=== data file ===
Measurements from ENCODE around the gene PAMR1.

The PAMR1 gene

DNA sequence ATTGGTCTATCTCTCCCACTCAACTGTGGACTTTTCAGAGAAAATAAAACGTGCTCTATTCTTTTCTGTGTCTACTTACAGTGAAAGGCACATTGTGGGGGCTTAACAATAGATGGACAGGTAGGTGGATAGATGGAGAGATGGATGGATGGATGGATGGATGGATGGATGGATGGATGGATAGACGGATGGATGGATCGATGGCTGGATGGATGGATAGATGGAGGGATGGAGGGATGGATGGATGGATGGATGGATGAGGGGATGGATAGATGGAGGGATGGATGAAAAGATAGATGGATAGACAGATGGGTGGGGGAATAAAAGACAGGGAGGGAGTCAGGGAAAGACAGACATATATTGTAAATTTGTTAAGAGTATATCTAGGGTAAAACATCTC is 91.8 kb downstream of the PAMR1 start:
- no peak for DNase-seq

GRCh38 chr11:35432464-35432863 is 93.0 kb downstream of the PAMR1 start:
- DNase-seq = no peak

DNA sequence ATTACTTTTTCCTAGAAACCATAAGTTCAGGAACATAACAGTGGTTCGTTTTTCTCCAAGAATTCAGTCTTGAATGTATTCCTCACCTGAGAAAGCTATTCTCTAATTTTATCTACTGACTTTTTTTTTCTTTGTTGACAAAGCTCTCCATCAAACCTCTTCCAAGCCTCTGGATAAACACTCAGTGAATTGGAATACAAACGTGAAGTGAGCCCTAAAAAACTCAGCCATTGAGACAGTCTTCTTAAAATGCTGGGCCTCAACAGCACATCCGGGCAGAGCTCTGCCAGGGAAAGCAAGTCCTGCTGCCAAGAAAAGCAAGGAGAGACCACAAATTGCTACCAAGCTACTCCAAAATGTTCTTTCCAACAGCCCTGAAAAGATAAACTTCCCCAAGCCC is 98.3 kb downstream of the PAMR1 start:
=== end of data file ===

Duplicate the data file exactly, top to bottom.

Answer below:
Measurements from ENCODE around the gene PAMR1.

The PAMR1 gene

DNA sequence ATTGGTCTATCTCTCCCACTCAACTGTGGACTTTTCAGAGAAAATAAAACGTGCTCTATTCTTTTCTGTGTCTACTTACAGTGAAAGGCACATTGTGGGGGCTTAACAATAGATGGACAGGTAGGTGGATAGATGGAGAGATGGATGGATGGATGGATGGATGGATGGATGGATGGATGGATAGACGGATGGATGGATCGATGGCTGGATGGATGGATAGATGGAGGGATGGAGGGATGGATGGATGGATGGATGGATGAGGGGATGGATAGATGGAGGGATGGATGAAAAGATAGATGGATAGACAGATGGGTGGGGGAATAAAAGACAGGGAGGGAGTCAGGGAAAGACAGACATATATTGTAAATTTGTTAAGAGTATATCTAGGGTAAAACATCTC is 91.8 kb downstream of the PAMR1 start:
- no peak for DNase-seq

GRCh38 chr11:35432464-35432863 is 93.0 kb downstream of the PAMR1 start:
- DNase-seq = no peak

DNA sequence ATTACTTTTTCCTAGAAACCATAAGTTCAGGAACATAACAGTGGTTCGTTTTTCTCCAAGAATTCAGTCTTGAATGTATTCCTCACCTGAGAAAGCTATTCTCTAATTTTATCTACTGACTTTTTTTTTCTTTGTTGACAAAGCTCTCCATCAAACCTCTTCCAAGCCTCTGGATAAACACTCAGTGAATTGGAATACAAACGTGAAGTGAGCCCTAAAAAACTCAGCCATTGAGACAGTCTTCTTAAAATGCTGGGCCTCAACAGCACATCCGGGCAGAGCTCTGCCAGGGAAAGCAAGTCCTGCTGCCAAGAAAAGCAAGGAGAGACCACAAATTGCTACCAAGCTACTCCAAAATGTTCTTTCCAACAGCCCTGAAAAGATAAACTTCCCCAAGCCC is 98.3 kb downstream of the PAMR1 start: